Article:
Teenagers and their parents may find it difficult to get out of bed on weekday mornings. Many teenagers choose to sleep in rather than get up early in the morning to make it to class on time. Since young people’s minds and bodies are in the process of developing, it’s only natural that they desire more sleep.
Experts estimate that adolescents require between eight and ten hours of sleep per night to function properly. Nearly 60% of middle kids and 71% of high schoolers aren’t getting enough sleep.
Poor academic performance can be caused by a lack of sleep. It can also lead to obesity, diabetes, and mental health difficulties in the long term.
It’s possible that early school start times are a contributing factor. Late start times for middle and high schools have been endorsed by expert groups as a means of increasing sleep time for teenagers while also enhancing school safety and academic performance. Talk about school start times in the United States, how early start times affect students, and the benefits and drawbacks of later start times are all discussed.
What Time Do Schools Start Now?
Classes at the average American public high school begin at eight o’clock in the morning, according to recent data.
School start hours are beginning to reflect the importance of a good night’s sleep for teenagers, according to guidelines from health experts. However, school timetables in different parts of the country do not necessarily follow the most recent recommendations.
School should begin at 8:30 a.m. or later, according to a 2014 American Academy of Pediatrics recommendation. While most high schools and middle schools began before 8:30 a.m. in the U.S. that year, a CDC investigation found that this was not the case in other countries. As of 2018, more than 40% of all public high schools in the United States were starting before 8 a.m.
Depending on the school, start times can vary greatly. Starting times are later in smaller high schools compared to larger ones, and rural high schools start later than those in urban areas. States also have different starting times. Louisiana’s average high school start time is 7:30 a.m., while the District of Columbia’s is 8:41 a.m.
Changes in public health recommendations can take a long time to reflect in policy. Medical professionals’ advice is starting to be taken into consideration by certain state legislatures, though. Students in high school and middle school will no longer be allowed to start their first period lessons before 8:30 a.m. in California, which was passed by the state legislature in 2019.
How Do School Start Times Impact Students?
Sleep deprivation is a greater issue for children and teenagers than adults. The rigors of modern life, including daily homework assignments, sports and other extra-curricular activities, part-time employment, social commitments, and more, can cut into school-aged children’s sleep time.
Pre-teens and teens are more likely to have sleep deprivation due to school starting earlier. Teenagers who don’t get enough sleep might suffer from a wide range of negative consequences, both at school and at home.
Students’ academic performance can be negatively impacted if they are required to start class early in the morning while they are running a sleep deficit.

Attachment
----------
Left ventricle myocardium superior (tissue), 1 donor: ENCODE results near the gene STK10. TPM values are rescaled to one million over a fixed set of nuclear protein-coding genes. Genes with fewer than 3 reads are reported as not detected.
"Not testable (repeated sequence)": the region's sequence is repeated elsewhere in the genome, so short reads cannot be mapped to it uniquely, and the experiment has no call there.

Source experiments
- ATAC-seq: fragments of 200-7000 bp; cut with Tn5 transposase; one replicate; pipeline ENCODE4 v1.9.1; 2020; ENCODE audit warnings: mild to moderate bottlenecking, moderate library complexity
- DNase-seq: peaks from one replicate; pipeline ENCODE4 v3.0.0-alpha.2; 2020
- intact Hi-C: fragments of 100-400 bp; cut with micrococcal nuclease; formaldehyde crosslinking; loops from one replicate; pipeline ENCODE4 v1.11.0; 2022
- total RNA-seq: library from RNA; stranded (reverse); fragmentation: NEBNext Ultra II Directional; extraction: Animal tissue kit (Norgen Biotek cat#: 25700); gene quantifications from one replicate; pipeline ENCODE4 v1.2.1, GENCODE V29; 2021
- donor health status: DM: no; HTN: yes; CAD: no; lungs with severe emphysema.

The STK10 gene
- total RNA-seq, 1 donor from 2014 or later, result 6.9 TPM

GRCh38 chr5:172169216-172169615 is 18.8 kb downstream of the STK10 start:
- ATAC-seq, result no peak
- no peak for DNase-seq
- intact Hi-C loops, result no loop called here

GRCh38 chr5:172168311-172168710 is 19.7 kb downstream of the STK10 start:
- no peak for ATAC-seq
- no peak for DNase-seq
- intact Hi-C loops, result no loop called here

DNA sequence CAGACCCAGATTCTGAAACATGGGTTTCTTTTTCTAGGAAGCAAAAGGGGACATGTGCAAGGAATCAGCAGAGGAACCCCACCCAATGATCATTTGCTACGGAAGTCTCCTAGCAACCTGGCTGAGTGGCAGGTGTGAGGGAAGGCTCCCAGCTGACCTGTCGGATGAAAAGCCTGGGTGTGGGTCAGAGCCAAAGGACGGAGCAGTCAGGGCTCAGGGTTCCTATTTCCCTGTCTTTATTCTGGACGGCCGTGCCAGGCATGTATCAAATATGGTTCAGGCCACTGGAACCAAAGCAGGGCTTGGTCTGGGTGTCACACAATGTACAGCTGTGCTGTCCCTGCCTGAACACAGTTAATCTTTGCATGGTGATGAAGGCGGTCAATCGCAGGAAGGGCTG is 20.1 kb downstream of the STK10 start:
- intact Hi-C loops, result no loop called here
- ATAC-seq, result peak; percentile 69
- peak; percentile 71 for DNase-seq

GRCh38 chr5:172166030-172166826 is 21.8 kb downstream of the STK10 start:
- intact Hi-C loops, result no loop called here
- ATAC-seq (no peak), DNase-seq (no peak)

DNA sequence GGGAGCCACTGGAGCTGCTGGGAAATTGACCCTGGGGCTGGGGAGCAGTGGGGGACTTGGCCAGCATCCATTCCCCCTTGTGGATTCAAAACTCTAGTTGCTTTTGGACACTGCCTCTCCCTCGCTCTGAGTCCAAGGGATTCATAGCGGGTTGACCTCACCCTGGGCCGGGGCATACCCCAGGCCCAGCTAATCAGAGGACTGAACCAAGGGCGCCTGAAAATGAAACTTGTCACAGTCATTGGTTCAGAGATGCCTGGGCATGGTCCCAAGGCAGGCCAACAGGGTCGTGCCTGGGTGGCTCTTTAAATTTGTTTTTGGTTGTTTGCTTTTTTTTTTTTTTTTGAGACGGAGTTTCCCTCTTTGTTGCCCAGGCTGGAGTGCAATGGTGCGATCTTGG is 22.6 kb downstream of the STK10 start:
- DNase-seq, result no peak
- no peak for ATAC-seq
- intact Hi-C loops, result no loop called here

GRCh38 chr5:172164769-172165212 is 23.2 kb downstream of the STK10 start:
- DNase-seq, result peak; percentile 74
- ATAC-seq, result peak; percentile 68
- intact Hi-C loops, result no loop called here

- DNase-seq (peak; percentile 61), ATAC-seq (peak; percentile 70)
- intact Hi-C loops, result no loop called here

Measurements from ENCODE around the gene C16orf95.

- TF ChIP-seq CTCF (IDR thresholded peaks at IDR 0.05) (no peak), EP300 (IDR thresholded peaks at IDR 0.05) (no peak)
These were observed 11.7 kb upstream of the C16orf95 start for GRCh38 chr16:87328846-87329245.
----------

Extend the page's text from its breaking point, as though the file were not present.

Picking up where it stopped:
Many studies have shown that sleep deprivation has a negative impact on pupils’ memory, organization, and problem-solving abilities. As a result, sleep deprivation makes kids feel drowsy. Nearly three out of every ten pupils polled said they fell asleep in school at least once a week or more.
Chronic sleep deprivation can also lead to:
- Having a hard time remaining focused and paying attention.
- A decline in originality.
- incapacity to think clearly and logically
- Poor academic performance.
- Reduction in the number of people attending.
- Dropout rates are higher.
It’s also possible that a student’s mental condition will be affected by lack of sleep, making it more difficult for them to participate productively in class. sleep deprivation has been linked to an increased risk of:
- Motivation has dwindled to an all-time low.
- Stress sensitivity has been raised.
- Inability to control one’s impulses.
- Problems deciphering nonverbal clues from other people.
Outside of School
It’s not just grades that suffer when you’re sleep deprived. Preteens and teens who get inadequate or poor-quality sleep face a host of physical and behavioral problems and mental health hazards as a result of their sleep deprivation.
- Sleep deprivation has been linked to obesity, high cholesterol, type 2 diabetes, and high blood pressure, among other diseases, in those who don’t get enough rest.
- Adolescents who are chronically sleep deprived are more likely to suffer from mental health difficulties, including despair and anxiety.
- Drivers of all ages are at risk for drowsy driving incidents. Getting into a car accident increases a teen’s risk of being sleep deprived.
- Adolescents who don’t get enough sleep are more prone to overdose on caffeine and prescription stimulants, according to new research.
- As a result of lack of sleep, teenagers are more likely to engage in high-risk behaviors, such as drinking and drug misuse and reckless driving.
Should School Start Later?
The National Sleep Foundation and the Centers for Disease Control and Prevention both advocate later start times for middle and high schools. The actual start times of schools have been reluctant to change despite the general agreement among health professionals.